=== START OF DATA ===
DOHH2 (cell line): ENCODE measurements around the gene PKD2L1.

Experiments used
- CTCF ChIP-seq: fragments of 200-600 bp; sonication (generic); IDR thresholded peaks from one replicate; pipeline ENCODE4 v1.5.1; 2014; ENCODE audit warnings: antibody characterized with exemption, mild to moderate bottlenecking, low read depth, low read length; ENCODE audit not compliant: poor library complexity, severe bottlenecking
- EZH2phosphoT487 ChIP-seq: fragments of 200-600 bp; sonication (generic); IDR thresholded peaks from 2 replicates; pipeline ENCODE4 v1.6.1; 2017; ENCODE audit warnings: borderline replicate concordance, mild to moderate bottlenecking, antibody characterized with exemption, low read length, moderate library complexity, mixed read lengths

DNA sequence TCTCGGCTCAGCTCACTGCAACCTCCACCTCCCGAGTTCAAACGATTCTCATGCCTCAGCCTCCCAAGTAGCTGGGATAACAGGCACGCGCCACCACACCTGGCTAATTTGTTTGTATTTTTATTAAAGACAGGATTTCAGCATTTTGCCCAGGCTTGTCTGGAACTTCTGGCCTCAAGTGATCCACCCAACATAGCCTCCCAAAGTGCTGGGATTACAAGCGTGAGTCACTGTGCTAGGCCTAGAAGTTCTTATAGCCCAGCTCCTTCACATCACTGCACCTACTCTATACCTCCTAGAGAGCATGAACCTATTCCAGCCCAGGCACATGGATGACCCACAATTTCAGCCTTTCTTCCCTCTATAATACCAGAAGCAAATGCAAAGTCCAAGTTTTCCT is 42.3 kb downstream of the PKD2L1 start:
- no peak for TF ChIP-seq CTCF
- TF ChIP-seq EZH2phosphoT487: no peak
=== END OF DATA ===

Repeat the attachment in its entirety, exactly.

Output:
DOHH2 (cell line): ENCODE measurements around the gene PKD2L1.

Experiments used
- CTCF ChIP-seq: fragments of 200-600 bp; sonication (generic); IDR thresholded peaks from one replicate; pipeline ENCODE4 v1.5.1; 2014; ENCODE audit warnings: antibody characterized with exemption, mild to moderate bottlenecking, low read depth, low read length; ENCODE audit not compliant: poor library complexity, severe bottlenecking
- EZH2phosphoT487 ChIP-seq: fragments of 200-600 bp; sonication (generic); IDR thresholded peaks from 2 replicates; pipeline ENCODE4 v1.6.1; 2017; ENCODE audit warnings: borderline replicate concordance, mild to moderate bottlenecking, antibody characterized with exemption, low read length, moderate library complexity, mixed read lengths

DNA sequence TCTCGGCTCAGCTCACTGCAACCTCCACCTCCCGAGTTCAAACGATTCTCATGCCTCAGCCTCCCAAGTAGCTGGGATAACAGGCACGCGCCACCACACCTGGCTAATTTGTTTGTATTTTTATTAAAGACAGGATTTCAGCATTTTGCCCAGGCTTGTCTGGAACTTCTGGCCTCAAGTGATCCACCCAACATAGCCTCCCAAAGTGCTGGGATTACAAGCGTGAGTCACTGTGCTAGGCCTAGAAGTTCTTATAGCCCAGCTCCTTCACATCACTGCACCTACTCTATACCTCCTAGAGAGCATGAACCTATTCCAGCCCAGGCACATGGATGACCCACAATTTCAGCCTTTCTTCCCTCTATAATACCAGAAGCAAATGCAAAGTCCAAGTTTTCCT is 42.3 kb downstream of the PKD2L1 start:
- no peak for TF ChIP-seq CTCF
- TF ChIP-seq EZH2phosphoT487: no peak